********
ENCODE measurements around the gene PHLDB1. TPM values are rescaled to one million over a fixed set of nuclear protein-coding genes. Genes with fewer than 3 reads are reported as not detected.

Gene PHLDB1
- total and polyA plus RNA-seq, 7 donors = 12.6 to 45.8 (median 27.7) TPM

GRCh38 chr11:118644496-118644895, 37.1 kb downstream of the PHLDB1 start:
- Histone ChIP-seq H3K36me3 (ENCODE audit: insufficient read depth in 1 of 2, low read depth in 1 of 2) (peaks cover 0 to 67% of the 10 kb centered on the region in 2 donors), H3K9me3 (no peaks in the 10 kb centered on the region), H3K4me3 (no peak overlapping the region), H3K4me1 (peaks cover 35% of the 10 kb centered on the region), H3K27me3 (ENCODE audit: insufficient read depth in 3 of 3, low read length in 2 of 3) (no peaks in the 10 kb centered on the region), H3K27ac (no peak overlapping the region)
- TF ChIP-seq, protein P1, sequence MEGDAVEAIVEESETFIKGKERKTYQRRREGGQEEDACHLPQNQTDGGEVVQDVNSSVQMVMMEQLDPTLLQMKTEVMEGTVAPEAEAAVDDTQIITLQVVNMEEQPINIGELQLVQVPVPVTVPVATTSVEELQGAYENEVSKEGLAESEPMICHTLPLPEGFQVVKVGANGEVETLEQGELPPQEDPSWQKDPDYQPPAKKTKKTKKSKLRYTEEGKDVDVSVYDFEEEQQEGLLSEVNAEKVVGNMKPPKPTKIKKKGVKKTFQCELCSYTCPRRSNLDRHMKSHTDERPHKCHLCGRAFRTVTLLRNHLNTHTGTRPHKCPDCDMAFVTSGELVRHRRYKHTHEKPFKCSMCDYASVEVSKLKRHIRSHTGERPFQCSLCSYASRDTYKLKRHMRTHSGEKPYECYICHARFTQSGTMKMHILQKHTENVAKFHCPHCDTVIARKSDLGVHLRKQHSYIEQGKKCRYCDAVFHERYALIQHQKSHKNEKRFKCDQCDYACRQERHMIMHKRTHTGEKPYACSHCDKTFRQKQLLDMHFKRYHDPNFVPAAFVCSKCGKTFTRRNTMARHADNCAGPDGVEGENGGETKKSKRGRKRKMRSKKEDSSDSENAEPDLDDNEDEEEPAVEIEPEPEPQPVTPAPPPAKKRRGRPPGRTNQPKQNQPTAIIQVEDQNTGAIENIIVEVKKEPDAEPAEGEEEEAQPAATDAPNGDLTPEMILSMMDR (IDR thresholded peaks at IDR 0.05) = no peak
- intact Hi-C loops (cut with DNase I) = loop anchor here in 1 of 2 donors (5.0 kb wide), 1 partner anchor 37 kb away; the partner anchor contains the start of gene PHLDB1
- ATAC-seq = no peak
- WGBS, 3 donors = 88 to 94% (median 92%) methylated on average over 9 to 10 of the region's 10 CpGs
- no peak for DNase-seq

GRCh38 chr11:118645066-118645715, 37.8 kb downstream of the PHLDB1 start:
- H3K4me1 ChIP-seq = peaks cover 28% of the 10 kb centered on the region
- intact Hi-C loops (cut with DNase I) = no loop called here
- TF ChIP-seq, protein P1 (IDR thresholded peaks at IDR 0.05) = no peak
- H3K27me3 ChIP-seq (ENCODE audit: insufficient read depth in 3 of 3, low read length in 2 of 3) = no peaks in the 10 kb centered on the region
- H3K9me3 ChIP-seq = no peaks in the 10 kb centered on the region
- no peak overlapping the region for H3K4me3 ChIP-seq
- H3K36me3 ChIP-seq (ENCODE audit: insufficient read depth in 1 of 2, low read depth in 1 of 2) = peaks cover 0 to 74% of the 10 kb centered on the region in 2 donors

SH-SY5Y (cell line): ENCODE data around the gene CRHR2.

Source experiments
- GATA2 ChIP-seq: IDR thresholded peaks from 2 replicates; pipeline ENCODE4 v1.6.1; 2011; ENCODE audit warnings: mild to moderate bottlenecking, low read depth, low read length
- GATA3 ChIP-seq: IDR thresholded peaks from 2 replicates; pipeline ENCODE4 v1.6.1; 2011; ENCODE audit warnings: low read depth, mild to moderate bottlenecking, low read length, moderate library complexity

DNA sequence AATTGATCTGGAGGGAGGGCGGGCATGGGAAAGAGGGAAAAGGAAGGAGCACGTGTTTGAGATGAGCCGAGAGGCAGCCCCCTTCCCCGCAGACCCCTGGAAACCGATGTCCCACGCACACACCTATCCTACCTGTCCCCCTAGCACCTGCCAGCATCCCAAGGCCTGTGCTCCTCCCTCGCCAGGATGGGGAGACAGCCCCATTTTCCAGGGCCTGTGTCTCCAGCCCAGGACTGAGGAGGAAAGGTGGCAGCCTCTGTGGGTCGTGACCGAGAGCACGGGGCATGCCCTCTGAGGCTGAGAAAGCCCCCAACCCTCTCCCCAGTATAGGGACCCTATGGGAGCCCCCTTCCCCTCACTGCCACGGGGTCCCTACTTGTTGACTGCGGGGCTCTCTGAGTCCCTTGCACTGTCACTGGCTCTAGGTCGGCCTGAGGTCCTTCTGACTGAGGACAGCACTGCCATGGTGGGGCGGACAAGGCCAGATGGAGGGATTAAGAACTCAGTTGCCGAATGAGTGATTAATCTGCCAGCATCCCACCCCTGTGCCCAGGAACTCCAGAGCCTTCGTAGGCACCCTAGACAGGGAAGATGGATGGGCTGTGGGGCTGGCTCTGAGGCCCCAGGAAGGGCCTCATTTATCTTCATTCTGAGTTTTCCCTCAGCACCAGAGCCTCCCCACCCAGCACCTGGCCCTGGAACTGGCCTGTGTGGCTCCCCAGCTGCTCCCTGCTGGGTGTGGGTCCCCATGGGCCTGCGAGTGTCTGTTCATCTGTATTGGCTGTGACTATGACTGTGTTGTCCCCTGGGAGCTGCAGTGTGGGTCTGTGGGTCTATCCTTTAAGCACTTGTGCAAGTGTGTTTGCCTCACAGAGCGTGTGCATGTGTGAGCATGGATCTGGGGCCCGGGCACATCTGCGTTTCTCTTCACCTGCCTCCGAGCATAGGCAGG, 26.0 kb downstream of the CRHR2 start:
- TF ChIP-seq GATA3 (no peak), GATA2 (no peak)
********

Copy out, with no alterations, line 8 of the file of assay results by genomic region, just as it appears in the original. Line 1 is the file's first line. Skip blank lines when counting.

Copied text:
- ATAC-seq = no peak